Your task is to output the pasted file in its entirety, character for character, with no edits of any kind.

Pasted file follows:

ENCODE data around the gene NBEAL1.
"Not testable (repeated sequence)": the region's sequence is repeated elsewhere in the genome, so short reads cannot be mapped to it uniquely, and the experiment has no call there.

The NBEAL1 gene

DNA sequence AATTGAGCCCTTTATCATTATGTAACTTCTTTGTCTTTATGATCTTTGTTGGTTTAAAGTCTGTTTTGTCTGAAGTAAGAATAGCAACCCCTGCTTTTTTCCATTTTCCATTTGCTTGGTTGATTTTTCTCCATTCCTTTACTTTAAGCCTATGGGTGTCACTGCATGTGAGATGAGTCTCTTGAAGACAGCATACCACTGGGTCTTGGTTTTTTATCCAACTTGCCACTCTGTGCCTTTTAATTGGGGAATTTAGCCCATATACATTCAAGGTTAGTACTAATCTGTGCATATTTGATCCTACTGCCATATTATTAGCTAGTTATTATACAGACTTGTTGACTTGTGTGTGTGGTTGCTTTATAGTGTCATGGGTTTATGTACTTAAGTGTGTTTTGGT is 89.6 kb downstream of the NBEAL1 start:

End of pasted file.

ENCODE data around the gene NBEAL1.
"Not testable (repeated sequence)": the region's sequence is repeated elsewhere in the genome, so short reads cannot be mapped to it uniquely, and the experiment has no call there.

The NBEAL1 gene

DNA sequence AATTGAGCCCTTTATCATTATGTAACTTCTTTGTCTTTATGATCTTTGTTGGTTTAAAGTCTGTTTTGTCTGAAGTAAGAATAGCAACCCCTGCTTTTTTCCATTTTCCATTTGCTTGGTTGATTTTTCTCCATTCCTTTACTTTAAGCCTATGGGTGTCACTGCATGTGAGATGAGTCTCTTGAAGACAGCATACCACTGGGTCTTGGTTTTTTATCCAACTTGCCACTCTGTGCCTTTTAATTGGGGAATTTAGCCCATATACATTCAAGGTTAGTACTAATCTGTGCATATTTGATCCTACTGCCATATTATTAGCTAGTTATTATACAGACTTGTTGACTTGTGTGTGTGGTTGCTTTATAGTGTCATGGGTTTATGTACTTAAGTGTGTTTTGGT is 89.6 kb downstream of the NBEAL1 start: